Plan to place nearly 200 shipping containers on the edge of Preston city centre is rejected

A plan to create a storage facility on the outskirts of Preston city centre by putting almost 200 shipping containers on the site of a former mill has been thrown out by councillors.

Monday, 8th November 2021, 4:20 pm

The proposal would have seen the units installed for up to five years on land currently occupied by the soon-to-be-demolished Dryden Mill in the Stoneygate area of the city.

The plot – which is bounded by Manchester Road and Grimshaw Street – is part of a wider area earmarked for housing as part of Preston City Council’s city living strategy.

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Housing is eventually planned for the Dryden Mill site on Grimshaw Street in Preston - but should shipping containers be allowed to go there in the meantime? (image: Google)

Stoneygate Living Limited – the consortium behind the storage plan – is currently in pre-application discussions with the authority about developing several hundred properties on the site.

However, a meeting of the council’s planning committee heard that the storage proposal was designed to generate some short-term income from the land while the longer-term housing scheme was drawn up.

Alban Cassidy, the agent for the application, told committee members that the shipping containers were a “prequel” to the housing development – not instead of it.

“[The regeneration of Stoneygate] is a fantastic opportunity, but it’s also a marginal development opportunity. Therefore, every scheme is very much financially challenged, so the idea is to bring a steady income in [until the housing is developed].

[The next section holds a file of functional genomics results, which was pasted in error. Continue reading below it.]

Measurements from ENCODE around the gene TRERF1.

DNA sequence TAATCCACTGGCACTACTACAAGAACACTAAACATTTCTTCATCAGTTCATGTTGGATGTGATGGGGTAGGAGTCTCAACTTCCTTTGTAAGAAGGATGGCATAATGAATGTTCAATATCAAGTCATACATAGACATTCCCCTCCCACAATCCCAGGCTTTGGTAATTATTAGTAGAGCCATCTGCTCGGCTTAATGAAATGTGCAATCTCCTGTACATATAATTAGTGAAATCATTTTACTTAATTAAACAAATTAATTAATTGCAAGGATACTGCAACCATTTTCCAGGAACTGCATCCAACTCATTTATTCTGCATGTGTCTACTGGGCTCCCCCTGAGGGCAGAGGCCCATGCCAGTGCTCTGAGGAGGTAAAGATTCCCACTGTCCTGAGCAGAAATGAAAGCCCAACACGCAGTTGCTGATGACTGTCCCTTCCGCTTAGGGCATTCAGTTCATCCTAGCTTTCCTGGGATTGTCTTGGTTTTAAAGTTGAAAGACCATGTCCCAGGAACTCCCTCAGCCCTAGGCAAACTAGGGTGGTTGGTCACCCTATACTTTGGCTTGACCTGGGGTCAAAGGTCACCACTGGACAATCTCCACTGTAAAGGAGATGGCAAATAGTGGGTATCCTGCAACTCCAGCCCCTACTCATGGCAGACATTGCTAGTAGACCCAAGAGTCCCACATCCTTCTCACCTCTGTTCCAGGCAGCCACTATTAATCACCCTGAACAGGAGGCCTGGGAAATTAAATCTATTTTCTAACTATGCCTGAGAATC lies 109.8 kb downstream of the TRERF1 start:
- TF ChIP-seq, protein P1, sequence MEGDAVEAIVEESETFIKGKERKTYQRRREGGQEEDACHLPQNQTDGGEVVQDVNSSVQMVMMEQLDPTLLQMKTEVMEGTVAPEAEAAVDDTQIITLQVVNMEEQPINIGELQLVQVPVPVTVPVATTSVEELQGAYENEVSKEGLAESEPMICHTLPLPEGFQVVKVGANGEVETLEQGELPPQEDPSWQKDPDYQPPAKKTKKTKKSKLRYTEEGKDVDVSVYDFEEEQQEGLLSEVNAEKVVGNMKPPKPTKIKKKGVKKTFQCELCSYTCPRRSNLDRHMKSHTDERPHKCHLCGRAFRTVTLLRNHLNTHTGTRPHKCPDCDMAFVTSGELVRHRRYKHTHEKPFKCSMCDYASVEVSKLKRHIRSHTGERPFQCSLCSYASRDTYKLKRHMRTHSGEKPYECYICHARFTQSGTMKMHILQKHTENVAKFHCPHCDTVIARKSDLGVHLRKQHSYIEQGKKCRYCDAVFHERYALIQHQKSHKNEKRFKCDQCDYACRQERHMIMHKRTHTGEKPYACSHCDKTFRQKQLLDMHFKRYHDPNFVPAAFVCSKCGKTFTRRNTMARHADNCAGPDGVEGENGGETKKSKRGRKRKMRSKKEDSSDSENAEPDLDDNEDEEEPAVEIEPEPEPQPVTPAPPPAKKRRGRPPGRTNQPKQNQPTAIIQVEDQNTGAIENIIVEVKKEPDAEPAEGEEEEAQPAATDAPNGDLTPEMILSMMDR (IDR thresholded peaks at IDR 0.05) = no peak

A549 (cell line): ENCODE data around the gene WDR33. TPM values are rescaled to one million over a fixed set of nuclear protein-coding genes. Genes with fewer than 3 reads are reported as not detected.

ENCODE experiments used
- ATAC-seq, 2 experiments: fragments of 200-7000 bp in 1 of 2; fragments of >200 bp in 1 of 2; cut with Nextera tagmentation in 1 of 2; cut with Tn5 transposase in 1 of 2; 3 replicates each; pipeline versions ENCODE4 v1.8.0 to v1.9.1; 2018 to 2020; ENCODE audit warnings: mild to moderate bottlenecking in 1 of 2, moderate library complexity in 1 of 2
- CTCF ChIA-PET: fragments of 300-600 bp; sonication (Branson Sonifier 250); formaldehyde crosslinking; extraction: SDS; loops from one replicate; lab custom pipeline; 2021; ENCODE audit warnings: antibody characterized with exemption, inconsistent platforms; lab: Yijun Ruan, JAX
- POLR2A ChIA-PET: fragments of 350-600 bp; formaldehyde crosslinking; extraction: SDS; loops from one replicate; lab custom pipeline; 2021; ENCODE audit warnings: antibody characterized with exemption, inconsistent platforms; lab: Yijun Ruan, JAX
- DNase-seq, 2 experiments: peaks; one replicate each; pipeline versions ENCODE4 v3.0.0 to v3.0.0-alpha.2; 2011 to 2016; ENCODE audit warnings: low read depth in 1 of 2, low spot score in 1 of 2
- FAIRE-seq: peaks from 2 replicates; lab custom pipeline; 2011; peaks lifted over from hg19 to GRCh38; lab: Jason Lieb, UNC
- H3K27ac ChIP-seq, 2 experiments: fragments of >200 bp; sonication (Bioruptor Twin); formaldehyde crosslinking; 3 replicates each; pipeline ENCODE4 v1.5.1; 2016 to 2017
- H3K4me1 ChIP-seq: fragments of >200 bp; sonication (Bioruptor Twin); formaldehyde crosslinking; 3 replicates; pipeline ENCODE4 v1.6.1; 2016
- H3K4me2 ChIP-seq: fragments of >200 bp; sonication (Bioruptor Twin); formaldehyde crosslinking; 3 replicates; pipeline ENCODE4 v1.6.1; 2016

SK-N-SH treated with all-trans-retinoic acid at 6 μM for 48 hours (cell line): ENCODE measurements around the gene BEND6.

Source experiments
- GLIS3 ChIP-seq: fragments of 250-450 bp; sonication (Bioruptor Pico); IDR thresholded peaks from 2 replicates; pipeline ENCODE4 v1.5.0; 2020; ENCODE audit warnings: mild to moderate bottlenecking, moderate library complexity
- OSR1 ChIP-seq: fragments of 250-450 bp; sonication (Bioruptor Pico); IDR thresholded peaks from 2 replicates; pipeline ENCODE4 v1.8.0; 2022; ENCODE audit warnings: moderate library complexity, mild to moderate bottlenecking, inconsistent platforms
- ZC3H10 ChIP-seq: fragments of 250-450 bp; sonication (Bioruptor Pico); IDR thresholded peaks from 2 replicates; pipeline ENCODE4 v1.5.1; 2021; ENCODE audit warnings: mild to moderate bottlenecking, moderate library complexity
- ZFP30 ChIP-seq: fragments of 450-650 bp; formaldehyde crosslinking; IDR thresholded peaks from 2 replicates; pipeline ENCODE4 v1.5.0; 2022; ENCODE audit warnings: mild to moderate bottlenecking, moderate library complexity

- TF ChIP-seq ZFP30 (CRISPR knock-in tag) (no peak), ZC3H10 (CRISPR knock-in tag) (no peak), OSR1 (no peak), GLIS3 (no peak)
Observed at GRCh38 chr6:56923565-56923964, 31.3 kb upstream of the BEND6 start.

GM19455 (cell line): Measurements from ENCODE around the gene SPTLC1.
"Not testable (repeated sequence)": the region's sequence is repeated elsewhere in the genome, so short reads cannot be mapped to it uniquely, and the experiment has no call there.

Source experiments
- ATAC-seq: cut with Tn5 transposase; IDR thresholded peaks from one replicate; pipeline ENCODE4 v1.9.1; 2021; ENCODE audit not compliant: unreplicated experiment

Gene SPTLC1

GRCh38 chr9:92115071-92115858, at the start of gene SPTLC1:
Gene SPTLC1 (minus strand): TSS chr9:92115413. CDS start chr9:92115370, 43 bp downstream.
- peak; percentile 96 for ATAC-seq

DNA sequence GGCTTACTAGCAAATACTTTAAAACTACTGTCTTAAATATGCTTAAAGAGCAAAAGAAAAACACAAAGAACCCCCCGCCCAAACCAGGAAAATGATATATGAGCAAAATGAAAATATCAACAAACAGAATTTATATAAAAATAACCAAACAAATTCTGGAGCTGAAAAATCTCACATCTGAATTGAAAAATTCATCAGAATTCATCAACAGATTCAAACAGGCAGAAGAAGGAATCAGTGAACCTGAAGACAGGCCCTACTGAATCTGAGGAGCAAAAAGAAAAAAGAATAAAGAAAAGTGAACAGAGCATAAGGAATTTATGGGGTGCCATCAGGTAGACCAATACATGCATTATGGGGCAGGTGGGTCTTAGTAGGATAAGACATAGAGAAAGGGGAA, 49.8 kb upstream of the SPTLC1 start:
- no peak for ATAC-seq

“We have already got prior approval [for demolition of the mill], so the appearance of the [area] is going to be a cleared site in due course anyway.,” Mr. Cassidy said.

He added that the applicant had already demonstrated a commitment to the eventual housing development by spending over £100,000 on the ongoing pre-application process – and said that the storage facility would likely only be in operation for three years, rather than the five for which permission had been applied.

However, council planning officers recommended that the shipping container scheme be rejected, because it conflicted – in the medium term at least – with the authority’s city centre plan and its housing aspirations for the land in question.

The 189 containers, which would have been laid out in four rows, were deemed likely to cause only “negligible harm” to the setting of the nearby Grade II-listed Grimshaw Street School and the Seventh Day Adventist Church – but councillors were told that there were insufficient public benefits to the proposal to justify even that level of damage.

Papers presented to the committee also noted that once the mill had been demolished, the church and school – currently only visible from Grimshaw Street – would be opened up, making them and the shipping containers “highly visible” from Manchester Road, Avenham Lane and Queen Street.

Committee member David Borrow said that the application for the storage needed to be “linked” with a future submission on the housing, because the latter element was not yet “nailed down”.

However, Mr. Cassidy said that it could be between six and nine months before the housing application was ready for submission – and claimed that having the storage facility approved in the meantime would take the pressure off that process and allow discussion between the applicant and the city council to continue “until we have got something that we are all comfortable with”.

He also proposed the use of hoardings to surround the site – advertising the future housing scheme – during the period it was being used for storage.

However, committee members were told that while that possibility might have overcome concerns about the setting of the nearby heritage assets, it would not surmount the conflict with the council’s planning policy for the Stoneygate area of the city centre – and the plan was rejected.

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